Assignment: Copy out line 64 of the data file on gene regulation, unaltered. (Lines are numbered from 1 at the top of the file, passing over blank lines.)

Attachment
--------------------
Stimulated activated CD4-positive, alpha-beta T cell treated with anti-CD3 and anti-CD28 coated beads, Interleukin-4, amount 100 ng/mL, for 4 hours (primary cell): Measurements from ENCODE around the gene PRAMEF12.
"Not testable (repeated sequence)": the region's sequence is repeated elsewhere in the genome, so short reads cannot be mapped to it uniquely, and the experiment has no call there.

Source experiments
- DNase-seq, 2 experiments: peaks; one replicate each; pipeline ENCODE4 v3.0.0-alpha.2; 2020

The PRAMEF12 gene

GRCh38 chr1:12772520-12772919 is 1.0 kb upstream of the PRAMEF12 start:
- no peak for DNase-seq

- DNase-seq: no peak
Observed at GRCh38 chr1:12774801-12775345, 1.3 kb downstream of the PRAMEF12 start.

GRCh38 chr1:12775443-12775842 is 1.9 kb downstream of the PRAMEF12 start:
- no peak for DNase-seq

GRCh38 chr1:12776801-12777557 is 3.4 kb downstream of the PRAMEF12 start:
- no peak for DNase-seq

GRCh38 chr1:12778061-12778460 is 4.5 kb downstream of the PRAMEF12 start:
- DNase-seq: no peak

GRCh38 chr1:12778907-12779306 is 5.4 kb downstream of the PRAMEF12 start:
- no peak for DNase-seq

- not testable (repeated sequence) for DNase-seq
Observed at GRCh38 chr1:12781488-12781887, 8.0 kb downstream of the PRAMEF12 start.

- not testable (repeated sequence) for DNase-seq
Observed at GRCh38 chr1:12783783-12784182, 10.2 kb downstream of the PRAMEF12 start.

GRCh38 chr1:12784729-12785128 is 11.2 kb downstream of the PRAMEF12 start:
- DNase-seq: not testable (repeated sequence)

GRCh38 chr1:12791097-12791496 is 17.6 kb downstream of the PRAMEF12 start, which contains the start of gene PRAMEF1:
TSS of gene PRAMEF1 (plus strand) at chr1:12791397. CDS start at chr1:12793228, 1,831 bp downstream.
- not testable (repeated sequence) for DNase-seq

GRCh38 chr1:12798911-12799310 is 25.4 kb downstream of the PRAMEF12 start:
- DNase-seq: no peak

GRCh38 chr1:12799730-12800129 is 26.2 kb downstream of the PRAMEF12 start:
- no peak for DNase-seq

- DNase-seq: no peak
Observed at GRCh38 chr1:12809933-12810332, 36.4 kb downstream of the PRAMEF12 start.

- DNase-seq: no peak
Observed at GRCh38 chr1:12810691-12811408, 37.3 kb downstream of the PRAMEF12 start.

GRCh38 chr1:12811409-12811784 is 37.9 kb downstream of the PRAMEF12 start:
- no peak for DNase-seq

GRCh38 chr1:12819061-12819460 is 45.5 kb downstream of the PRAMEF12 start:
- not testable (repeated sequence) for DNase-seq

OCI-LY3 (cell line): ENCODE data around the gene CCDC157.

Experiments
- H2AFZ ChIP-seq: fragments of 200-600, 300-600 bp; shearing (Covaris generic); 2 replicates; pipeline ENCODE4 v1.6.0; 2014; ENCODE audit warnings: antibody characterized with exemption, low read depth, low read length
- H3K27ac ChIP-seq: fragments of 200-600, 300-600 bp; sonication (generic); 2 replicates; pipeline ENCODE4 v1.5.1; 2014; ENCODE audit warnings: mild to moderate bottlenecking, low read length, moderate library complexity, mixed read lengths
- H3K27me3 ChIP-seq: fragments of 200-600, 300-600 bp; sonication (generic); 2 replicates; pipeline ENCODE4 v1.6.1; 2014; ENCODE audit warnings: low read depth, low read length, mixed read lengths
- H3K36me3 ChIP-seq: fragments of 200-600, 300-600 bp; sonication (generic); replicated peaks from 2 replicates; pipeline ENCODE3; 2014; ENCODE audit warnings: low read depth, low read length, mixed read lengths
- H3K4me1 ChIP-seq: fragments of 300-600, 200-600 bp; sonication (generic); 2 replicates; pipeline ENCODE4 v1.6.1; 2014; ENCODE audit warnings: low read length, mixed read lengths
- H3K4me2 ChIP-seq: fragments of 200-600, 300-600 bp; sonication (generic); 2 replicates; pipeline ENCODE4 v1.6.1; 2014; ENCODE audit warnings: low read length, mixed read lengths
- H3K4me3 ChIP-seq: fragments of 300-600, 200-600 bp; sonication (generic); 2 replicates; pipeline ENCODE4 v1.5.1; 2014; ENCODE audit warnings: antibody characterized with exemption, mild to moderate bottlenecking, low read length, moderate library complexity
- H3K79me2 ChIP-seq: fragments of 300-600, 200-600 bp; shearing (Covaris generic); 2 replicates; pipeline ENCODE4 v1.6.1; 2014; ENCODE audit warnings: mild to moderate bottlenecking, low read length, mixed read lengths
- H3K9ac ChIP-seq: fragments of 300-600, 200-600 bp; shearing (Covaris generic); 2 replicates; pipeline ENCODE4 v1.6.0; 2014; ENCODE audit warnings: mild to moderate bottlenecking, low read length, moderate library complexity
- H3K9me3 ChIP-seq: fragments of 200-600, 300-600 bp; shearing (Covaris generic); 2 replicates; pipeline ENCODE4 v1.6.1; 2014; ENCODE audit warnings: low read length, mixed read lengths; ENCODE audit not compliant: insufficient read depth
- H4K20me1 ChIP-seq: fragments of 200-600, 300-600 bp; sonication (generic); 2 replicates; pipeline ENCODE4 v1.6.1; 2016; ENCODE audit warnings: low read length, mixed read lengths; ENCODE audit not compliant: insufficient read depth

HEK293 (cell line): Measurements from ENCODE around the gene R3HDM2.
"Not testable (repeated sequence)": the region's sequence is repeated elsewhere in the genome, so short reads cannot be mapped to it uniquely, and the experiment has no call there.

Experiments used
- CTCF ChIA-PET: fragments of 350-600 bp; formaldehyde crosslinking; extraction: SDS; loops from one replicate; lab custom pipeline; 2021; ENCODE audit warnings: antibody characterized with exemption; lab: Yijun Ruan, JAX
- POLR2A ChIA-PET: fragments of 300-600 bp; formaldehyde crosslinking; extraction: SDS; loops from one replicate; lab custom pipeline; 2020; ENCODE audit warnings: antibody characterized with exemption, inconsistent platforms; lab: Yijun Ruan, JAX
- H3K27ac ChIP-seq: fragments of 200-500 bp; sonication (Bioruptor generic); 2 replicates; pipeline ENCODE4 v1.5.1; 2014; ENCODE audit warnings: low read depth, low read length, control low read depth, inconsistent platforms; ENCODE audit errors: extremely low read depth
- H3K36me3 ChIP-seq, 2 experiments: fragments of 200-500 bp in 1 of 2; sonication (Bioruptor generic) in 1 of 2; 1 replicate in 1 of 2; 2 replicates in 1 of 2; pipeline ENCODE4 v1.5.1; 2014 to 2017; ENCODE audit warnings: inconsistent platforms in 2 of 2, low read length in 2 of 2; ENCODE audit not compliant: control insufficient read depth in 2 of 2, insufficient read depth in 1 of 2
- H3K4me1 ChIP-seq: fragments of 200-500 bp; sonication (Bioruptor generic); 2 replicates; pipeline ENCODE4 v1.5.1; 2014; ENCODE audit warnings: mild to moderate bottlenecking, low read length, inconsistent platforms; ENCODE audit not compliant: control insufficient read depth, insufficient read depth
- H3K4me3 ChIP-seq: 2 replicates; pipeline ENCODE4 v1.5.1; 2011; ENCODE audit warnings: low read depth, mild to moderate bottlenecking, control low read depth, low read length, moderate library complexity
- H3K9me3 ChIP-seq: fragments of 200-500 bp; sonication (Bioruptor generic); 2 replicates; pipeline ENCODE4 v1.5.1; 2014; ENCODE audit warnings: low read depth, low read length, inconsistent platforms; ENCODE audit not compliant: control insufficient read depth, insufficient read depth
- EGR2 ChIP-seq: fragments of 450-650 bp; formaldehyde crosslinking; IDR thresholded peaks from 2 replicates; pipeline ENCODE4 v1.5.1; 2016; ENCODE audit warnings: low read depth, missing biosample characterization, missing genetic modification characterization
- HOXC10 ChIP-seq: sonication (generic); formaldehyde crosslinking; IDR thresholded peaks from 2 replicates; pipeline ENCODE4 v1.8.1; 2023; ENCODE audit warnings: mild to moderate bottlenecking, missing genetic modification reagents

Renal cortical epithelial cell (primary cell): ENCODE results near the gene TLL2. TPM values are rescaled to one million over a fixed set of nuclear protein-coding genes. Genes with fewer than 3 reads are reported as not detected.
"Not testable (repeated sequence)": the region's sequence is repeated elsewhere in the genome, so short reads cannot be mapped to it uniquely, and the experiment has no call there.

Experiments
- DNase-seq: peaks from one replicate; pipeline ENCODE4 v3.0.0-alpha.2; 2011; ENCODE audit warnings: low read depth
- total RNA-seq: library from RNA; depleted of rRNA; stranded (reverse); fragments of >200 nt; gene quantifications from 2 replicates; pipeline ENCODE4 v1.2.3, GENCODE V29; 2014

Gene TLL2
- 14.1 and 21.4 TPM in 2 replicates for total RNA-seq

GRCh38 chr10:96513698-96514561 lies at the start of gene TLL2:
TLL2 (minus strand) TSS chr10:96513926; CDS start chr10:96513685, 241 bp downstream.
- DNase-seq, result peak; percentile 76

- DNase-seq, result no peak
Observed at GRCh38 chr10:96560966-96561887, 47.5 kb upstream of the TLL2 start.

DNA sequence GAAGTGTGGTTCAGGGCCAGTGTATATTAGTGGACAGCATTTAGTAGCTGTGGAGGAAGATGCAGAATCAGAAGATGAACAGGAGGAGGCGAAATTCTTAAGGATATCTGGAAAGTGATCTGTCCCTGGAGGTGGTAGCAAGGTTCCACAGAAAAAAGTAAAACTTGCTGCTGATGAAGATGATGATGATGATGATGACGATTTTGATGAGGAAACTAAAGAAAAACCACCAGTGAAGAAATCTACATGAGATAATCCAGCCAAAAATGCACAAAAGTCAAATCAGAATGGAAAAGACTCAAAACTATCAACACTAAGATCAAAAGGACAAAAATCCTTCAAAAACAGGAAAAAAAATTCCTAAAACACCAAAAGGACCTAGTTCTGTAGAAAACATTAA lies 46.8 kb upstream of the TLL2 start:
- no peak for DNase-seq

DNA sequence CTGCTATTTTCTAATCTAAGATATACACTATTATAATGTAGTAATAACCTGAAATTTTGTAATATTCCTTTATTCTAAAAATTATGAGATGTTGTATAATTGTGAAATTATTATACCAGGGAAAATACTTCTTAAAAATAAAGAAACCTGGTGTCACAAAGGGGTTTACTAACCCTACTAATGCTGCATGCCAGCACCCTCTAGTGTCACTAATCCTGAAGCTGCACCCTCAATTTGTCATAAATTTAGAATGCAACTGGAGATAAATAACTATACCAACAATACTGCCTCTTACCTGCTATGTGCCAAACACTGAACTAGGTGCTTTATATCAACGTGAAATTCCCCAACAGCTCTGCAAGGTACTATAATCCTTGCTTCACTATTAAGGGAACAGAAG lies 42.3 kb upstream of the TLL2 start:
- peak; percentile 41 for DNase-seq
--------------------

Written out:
Renal cortical epithelial cell (primary cell): ENCODE results near the gene TLL2. TPM values are rescaled to one million over a fixed set of nuclear protein-coding genes. Genes with fewer than 3 reads are reported as not detected.